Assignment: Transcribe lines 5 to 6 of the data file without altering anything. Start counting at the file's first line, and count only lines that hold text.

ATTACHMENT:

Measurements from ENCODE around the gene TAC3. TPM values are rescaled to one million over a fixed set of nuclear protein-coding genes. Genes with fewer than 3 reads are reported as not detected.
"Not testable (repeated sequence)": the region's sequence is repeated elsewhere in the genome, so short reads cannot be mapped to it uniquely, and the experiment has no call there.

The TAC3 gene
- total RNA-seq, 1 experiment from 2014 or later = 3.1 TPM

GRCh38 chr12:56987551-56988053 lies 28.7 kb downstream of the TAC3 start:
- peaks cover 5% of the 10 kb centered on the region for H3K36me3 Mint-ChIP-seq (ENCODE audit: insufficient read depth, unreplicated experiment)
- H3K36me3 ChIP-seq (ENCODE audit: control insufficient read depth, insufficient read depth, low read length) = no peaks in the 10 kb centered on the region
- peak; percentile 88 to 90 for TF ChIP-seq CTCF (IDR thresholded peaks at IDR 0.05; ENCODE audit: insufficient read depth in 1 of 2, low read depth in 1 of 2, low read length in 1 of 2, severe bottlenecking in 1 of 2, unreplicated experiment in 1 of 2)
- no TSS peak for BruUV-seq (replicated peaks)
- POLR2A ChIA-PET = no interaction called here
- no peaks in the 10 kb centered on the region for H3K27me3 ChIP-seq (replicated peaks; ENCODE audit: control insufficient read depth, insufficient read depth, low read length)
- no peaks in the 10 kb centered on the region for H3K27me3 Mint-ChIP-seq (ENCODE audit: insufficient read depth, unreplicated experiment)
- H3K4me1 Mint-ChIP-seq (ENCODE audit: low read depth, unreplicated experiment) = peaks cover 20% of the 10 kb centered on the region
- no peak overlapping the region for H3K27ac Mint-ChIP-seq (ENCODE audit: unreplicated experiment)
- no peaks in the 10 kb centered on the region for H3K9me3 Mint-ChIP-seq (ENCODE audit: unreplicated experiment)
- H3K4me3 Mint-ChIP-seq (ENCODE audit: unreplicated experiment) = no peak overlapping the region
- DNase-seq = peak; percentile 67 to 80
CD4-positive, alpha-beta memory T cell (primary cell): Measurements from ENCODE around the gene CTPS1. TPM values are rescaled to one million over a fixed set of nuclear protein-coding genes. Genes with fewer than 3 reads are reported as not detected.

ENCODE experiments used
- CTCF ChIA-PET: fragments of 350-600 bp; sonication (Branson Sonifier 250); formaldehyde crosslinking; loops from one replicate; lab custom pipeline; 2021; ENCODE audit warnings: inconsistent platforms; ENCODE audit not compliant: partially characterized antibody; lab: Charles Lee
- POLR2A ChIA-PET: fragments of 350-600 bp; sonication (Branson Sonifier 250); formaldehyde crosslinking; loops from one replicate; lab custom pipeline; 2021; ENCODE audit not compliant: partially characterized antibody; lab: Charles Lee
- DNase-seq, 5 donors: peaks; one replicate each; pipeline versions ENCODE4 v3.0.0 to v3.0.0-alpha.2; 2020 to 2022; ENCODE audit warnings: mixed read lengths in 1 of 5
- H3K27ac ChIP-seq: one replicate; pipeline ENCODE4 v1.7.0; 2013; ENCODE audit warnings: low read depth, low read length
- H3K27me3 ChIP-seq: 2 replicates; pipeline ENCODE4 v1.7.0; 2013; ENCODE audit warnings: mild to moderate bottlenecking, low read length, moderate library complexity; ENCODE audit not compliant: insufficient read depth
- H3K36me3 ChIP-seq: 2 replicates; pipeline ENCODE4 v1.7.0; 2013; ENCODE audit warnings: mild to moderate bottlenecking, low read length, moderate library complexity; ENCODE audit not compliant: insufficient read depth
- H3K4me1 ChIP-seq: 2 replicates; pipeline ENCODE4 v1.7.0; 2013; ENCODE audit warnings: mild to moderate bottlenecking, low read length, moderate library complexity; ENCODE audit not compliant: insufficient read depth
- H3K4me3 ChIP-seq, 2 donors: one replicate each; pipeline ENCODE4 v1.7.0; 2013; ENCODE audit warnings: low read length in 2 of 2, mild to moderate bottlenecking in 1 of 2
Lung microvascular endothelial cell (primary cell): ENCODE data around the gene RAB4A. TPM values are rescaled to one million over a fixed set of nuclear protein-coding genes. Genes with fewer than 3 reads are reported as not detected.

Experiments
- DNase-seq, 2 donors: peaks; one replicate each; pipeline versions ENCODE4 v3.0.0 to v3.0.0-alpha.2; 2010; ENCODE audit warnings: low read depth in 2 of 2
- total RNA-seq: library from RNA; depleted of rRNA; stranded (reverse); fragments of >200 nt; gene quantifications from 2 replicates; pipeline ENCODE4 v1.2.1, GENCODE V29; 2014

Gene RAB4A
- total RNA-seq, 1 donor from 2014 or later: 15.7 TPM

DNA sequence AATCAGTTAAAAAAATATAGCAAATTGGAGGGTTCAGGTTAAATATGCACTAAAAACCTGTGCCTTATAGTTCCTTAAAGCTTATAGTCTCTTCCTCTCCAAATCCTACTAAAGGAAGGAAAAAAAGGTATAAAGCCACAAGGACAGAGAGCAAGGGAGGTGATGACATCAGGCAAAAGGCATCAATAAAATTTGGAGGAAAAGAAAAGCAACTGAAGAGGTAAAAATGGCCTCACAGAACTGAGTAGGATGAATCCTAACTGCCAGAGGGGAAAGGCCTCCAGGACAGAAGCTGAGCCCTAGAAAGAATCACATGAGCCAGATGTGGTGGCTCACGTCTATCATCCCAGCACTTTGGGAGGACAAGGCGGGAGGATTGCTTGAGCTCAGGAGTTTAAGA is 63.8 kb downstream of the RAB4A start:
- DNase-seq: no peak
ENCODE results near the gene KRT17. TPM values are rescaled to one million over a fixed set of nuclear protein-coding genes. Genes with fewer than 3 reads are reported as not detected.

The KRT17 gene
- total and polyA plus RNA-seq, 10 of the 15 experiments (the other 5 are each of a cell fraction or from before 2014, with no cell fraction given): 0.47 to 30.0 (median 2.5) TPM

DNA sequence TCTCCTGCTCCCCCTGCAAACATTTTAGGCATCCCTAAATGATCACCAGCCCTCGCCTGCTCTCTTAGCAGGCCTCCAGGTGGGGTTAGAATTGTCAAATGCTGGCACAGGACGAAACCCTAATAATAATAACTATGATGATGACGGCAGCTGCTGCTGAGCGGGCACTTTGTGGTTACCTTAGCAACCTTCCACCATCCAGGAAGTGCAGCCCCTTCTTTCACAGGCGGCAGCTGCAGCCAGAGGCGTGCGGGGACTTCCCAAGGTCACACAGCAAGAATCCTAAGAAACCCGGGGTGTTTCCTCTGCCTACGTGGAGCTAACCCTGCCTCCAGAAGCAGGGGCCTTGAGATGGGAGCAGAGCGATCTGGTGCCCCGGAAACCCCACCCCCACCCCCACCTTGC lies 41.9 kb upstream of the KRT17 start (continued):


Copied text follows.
GRCh38 chr12:56987551-56988053 lies 28.7 kb downstream of the TAC3 start:
- peaks cover 5% of the 10 kb centered on the region for H3K36me3 Mint-ChIP-seq (ENCODE audit: insufficient read depth, unreplicated experiment)